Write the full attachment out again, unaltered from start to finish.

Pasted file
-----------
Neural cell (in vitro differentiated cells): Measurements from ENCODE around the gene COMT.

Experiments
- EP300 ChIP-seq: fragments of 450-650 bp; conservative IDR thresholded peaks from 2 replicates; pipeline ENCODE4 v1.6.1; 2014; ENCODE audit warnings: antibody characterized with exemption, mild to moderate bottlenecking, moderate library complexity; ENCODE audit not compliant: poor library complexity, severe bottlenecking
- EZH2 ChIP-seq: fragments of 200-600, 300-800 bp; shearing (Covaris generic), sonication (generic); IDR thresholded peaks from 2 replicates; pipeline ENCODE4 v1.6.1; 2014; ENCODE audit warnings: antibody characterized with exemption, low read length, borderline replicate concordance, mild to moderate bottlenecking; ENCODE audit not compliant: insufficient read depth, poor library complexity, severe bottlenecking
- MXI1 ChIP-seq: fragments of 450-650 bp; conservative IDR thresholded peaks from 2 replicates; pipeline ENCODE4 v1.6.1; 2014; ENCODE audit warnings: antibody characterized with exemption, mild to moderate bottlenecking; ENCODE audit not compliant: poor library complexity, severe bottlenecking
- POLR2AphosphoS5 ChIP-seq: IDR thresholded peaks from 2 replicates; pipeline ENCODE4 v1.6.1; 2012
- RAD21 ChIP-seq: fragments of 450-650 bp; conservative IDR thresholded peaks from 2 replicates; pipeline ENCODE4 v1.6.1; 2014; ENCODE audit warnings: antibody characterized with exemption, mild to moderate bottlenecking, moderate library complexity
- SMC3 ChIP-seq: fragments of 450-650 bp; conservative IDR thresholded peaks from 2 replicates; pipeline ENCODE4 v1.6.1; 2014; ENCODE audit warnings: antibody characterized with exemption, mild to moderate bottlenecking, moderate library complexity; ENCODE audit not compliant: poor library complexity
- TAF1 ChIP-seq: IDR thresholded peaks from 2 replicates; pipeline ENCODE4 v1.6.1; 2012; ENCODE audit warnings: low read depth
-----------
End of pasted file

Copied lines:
Neural cell (in vitro differentiated cells): Measurements from ENCODE around the gene COMT.

Experiments
- EP300 ChIP-seq: fragments of 450-650 bp; conservative IDR thresholded peaks from 2 replicates; pipeline ENCODE4 v1.6.1; 2014; ENCODE audit warnings: antibody characterized with exemption, mild to moderate bottlenecking, moderate library complexity; ENCODE audit not compliant: poor library complexity, severe bottlenecking
- EZH2 ChIP-seq: fragments of 200-600, 300-800 bp; shearing (Covaris generic), sonication (generic); IDR thresholded peaks from 2 replicates; pipeline ENCODE4 v1.6.1; 2014; ENCODE audit warnings: antibody characterized with exemption, low read length, borderline replicate concordance, mild to moderate bottlenecking; ENCODE audit not compliant: insufficient read depth, poor library complexity, severe bottlenecking
- MXI1 ChIP-seq: fragments of 450-650 bp; conservative IDR thresholded peaks from 2 replicates; pipeline ENCODE4 v1.6.1; 2014; ENCODE audit warnings: antibody characterized with exemption, mild to moderate bottlenecking; ENCODE audit not compliant: poor library complexity, severe bottlenecking
- POLR2AphosphoS5 ChIP-seq: IDR thresholded peaks from 2 replicates; pipeline ENCODE4 v1.6.1; 2012
- RAD21 ChIP-seq: fragments of 450-650 bp; conservative IDR thresholded peaks from 2 replicates; pipeline ENCODE4 v1.6.1; 2014; ENCODE audit warnings: antibody characterized with exemption, mild to moderate bottlenecking, moderate library complexity
- SMC3 ChIP-seq: fragments of 450-650 bp; conservative IDR thresholded peaks from 2 replicates; pipeline ENCODE4 v1.6.1; 2014; ENCODE audit warnings: antibody characterized with exemption, mild to moderate bottlenecking, moderate library complexity; ENCODE audit not compliant: poor library complexity
- TAF1 ChIP-seq: IDR thresholded peaks from 2 replicates; pipeline ENCODE4 v1.6.1; 2012; ENCODE audit warnings: low read depth